|Skyrim: providing a limited -- yet intriguing -- chance for player creation of odd subplots.|
|Deus Ex: Human Revolution is an exploration of whether someone is still human when they have sunglasses built into their face|
|In Dragon Age: Origins, you do regular stuff like kill arch-demons and sleep with witches.|
Marcus Fenix of Gears of War, who is a pretty tough dude, benefits directly from a Tears for Fears cover.
There's something about incongruity that interests the mind. Two things that don't seem to fit together being combined can be a source of fascination, humor or even awe. It's the reason we are interested in a great many things. Examples of these kinds of odd pairings are everywhere. Sweet and sour pork is one (How can one serving of pork be both deliciously sweet and also mouth-puckeringly sour? Visit your neighborhood Chinese restaurant to find out!). Gator Golf is another ("What could be greater than golf with a gator," a philosopher once mused).Rat-cat-dog is perhaps the ultimate expression.
Sometimes, video game trailers will rely on this to draw potential players in by matching game footage with music that is both totally unexpected yet somehow extremely effective. The most famous example of this to date is the masterful trailer for the original Gears of War, which featured an armored mega-badass running and gunning against a terrible, alien foe in a bombed-out cityscape to the sleepy, melancholy strains of Gary Jules's cover of "Mad World." It's a dynamic that has worked in other trailers since, including the Bioshock Infinite trailer recently released.
I can't help but wonder if this same trick of amazing game footage paired with gorgeous yet unexpected music would work for other upcoming releases as well. So I took the trailers of a few of the most anticipated games coming up in the future and thought about what music might have that "this is ridiculous... wait, actually, this is awesome" effect.More >>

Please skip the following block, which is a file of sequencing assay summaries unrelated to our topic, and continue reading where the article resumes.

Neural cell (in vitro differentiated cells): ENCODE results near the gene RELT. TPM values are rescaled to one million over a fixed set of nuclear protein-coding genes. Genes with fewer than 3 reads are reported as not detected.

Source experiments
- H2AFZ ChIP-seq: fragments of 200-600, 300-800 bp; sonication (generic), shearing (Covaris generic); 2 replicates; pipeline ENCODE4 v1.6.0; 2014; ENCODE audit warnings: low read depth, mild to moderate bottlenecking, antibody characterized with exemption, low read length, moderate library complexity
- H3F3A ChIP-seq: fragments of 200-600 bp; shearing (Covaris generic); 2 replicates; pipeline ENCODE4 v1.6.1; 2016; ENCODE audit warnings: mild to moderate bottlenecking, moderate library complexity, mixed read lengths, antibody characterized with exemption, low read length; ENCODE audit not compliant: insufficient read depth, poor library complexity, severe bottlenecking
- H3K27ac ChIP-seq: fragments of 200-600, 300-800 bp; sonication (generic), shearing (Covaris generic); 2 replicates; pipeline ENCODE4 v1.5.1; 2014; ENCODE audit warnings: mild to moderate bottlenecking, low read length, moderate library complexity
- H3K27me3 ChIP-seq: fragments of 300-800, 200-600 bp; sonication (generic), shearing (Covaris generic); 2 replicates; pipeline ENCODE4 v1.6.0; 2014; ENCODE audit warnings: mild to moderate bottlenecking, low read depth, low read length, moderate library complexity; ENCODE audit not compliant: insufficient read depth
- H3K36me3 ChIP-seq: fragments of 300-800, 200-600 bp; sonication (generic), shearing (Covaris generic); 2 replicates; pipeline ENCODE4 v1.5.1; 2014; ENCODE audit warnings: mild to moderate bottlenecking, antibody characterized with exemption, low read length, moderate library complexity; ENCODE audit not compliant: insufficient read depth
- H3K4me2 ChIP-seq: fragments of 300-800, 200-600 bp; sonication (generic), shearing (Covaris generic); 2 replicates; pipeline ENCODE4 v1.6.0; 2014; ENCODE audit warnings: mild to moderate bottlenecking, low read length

Because gamers need to know if their politicians are crooks.
Welcome to 2012, everyone! We hope you've had a nice two days of recovering from the furious hangover with which you invariably ushered in this new year, but now it's time to get down to business. CAUCUS BUSINESS.
That's right, people. It's time to huddle together in mobs and talk loudly about who we would like to be president. It's the 2012 Iowa Caucuses today. The outcome of these caucuses will be scientifically analyzed and a winner will be selected. This candidate will then go on emboldened by his (or her, but let's be honest, it's not going to be her) victory and then may or may not be immediately forgotten.
But while this event of clear national importance takes place in a state of dubious national importance, let us all -- Iowan and non-Iowan, American and non-American, the fervent among us as well as the apathetic -- yes, let us all ask the pressing questions about video games and the politicians within them. And let us be thankful that none of the figures mentioned below can be elected to any form of real-life office.
This is Ten Slimiest Politicians in Video Games: Part 2!More >>
Press up on the D-pad to indict!
My friends, my fellow gamers, it's the most magical time of the year.
That's right. That magical time when people can smell the pine needles and the general lust for power in the air. That season where everyone seems nicer than usual, and those nice people show ads on your TV telling you exactly who wants to destroy America. It's that wondrous, festive time when folks wait with bated breath to see if Santa's left them the most precious gift of all: a functioning democracy.
It's primary season! In a little over a week the ponderous, silly wheels of American presidential politics will begin their quadrennial trundle down the hillside of freedom -- beginning with Iowa's caucuses on January 3rd.
So, in honor of another cycle, we're compiling a list of ten of the slimiest politicians in video game history. They take bribes, they kill for influence, and sometimes they are actually huge monsters taking a human form simply for convenience (OLD GAME SPOILERS AHEAD). But whatever their deal, you wouldn't want them in the Oval Office.More >>
"Literature? In MY video games?" It's more likely than you think.
We all know that adapting a video game into a movie usually turns out poorly. The leap from video games to books happens for the big blockbuster games sometimes, and usually the resulting literary product is a pretty niche-market kind of thing, meant for existing fans who want fuller immersion in the game's world (can you imagine reading the Halo novels if you didn't own an Xbox? It would be like buying collectible horcrux miniatures without reading Harry Potter. It just wouldn't happen).
But adaptation of a movie or a piece of literature into a video game is a different matter. The history of video games is dotted with these strange hybrids, who bear the storytelling genes of film or prose or sometimes even poetry, but have mutated to fit the needs of electronic gaming. These games are sometimes very bad. Occasionally they are good. And there will invariably be more to come.More >>
|What's off-limits in games? My dad, circa 1994, would argue that this is.|